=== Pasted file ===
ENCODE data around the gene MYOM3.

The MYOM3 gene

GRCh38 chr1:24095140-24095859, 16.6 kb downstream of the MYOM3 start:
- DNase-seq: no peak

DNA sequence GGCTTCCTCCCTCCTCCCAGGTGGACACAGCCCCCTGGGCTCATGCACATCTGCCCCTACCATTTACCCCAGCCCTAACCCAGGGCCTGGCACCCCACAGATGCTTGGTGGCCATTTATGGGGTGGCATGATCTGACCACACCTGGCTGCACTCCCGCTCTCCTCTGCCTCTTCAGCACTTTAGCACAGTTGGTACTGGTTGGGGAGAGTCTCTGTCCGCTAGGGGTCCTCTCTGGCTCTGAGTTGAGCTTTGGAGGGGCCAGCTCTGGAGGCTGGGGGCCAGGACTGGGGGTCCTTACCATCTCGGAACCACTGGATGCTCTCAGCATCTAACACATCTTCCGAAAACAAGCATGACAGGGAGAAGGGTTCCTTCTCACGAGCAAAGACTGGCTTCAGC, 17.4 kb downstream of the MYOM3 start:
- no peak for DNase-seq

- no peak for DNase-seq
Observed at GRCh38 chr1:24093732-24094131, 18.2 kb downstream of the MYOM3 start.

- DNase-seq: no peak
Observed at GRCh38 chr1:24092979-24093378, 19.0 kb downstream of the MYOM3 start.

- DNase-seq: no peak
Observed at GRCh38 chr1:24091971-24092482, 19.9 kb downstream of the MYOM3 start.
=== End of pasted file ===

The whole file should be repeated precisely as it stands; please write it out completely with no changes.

ENCODE data around the gene MYOM3.

The MYOM3 gene

GRCh38 chr1:24095140-24095859, 16.6 kb downstream of the MYOM3 start:
- DNase-seq: no peak

DNA sequence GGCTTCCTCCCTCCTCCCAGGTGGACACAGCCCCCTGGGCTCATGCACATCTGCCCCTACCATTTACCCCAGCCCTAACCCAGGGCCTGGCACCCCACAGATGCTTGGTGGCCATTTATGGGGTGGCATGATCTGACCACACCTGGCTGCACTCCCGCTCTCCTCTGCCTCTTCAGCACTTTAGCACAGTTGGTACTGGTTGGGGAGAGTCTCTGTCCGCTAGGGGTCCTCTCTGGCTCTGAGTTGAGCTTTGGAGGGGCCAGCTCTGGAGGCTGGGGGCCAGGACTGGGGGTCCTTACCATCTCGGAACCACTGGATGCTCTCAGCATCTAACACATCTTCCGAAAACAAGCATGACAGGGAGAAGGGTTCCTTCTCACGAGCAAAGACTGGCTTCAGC, 17.4 kb downstream of the MYOM3 start:
- no peak for DNase-seq

- no peak for DNase-seq
Observed at GRCh38 chr1:24093732-24094131, 18.2 kb downstream of the MYOM3 start.

- DNase-seq: no peak
Observed at GRCh38 chr1:24092979-24093378, 19.0 kb downstream of the MYOM3 start.

- DNase-seq: no peak
Observed at GRCh38 chr1:24091971-24092482, 19.9 kb downstream of the MYOM3 start.